Back in the spring of 2007 I was dating a woman who worked for a mature Silicon Valley tech company. She was excited to share news of a recently-introduced program that she was certain I'd love. What was it? I asked. A rotational development program. It would produce people like me, she said: generalists, people who understood many aspects of the company's business and could go on to lead it into the future.
My response to this news was sadness. Don't you know what's going to happen? All of the High Achievers and Grade Grubbers and Brass Ring Grabbers are going to hear about this program, and they're going to compete for this Shiny Object, this Resume Enhancer, and all the people like me, the ones who quietly follow their curiosity with a borderline sense of guilt and shame, who feel like outcasts and weirdos for not fitting in, are never going to sign up for the cutthroat competition. And the company will think it has done something wonderful to promote innovation.
I remember the look on her face after I'd unloaded on this thing she was so proud of. The relationship did not survive to see the first day of summer.
(Spiral Dynamics stage orange)
Spiral Dynamics isn't named in the following article, but I'm sure some cheapened version of it is being used out in the wild by mostly-well-meaning gurus and HR people:
Which further reminds me: In 2008-9, I told a fellow entrepreneur how I thought about designing Half.com's UX, namely as an exercise in creating a game, in that people don't like to plays games that they don't think are fair, or know they're doomed to never win. (I used a former love's domination in Monopoly, and our friends' hesitancy to play with her, as an example.) This comment led the entrepreneur into an obsession with "gamification," to the point that he took me to eat lunch with a leading gamification guru, IIRC at the Second Avenue Deli.
Gamification, a precursor to everything written about by Nir Eyal in "Hooked," was the antithesis of what I cared about: not about making people want to play, but about making people feel like the cannot help but play.
if you just want to see where Trump and China are going, then this is a good summary
Note to moderation: I only post this to help this fellow, and promise to only post it in this context where it's appropriate, open to feedback if this is also outside the realm of acceptable behavior. :thumbs_up:
It is super difficult (in my opinion and in America) to go from employed programmer to startup founder. Health insurance is tied to employers, and employers have IP assignment and COI policies. These 2 things working together heavily discourage people pursuing their own thing because it adds a ton of overhead to the cost of striking out on your own.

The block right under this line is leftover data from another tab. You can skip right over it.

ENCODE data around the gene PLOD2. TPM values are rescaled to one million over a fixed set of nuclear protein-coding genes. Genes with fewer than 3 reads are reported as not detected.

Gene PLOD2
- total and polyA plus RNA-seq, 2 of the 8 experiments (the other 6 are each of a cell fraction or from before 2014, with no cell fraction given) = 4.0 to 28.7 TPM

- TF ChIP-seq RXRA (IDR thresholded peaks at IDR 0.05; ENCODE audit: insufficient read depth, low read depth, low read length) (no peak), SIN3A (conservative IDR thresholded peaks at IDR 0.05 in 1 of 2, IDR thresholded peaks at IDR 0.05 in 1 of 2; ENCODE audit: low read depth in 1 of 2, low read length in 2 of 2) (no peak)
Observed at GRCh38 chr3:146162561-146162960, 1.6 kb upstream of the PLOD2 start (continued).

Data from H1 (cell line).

So, if you look around you, you'll find that nearly all endeavors related to sustenance have been saturated. It's difficult to earn a living as an individual in food service, teaching, nursing, transportation, textiles, even construction (when we include downturns in average pay and job security). Or another way to say that is, if you work in a field that isn't scalable (automatable), then your income will approach the incomes of your peers.
However, endeavors which are profitable are becoming less saturated. So companies that do nothing related to sustenance are getting billion dollar exits. These endeavors include things like: statistical models to predict what users want so that relevant ads can be shown to them that lower their customer acquisition cost. Or, disruptive technologies that give us what we already had but with more convenience:
Beyond Meat Inc. (BYND): Necessity
Chewy (CHWY): Profitability
CrowdStrike Holdings (CRWD): Profitability
Fiverr International Ltd. (FVRR): Both?
Lyft (LYFT): Both?
Peloton (PTON): Both?
Pinterest (PINS): Profitability
Slack (WORK): Profitability
The RealReal (REAL): Profitability
The We Company (aka WeWork): Both?
Uber (UBER): Both?
Zoom (ZM): Profitability
Here I'm saying that companies that produce tangible goods or an income stream for their users are necessity-based. Ones that increase efficiency or disrupt/replace an existing industry are profitability-based. For this small sample size, it looks like necessity and profitability are about 50/50.
But with ever-increasing wealth inequality, the necessity side is getting squeezed hard. As the middle class shrinks, necessity wages become grouped more strongly towards the poverty side. So if you're working out in the world trying to make rent, you'll never be able to get ahead of the curve enough to do your startup.
If you do happen to make it to the other side and become part of the top 10%, you'll have so much money and influence at your disposal that no matter how creative you think you are, you'll underperform against the other 9 entrepreneurs that never made it. Society's realized potential will be 1/10 of what it could be. And that realized potential becomes smaller and smaller as wealth inequality increases.
If we want to realize our potential, it starts with reducing the barriers to entry. We need capital for people between the necessity and profitability extremes. So banks either need to start making loans to entrepreneurs again (something between angel investors at $10,000 and venture capitalists at $1 million), or we need something like universal basic income (UBI).
This is a macroeconomic argument I'm not seeing much. The microeconomic arguments about discipline and pulling ourselves up by our bootstraps are all around us. They self-evidently don't work, as reflected in the unrealized potential of so much capital and technology eating the world, and so little personal wealth (leisure time) available to the masses.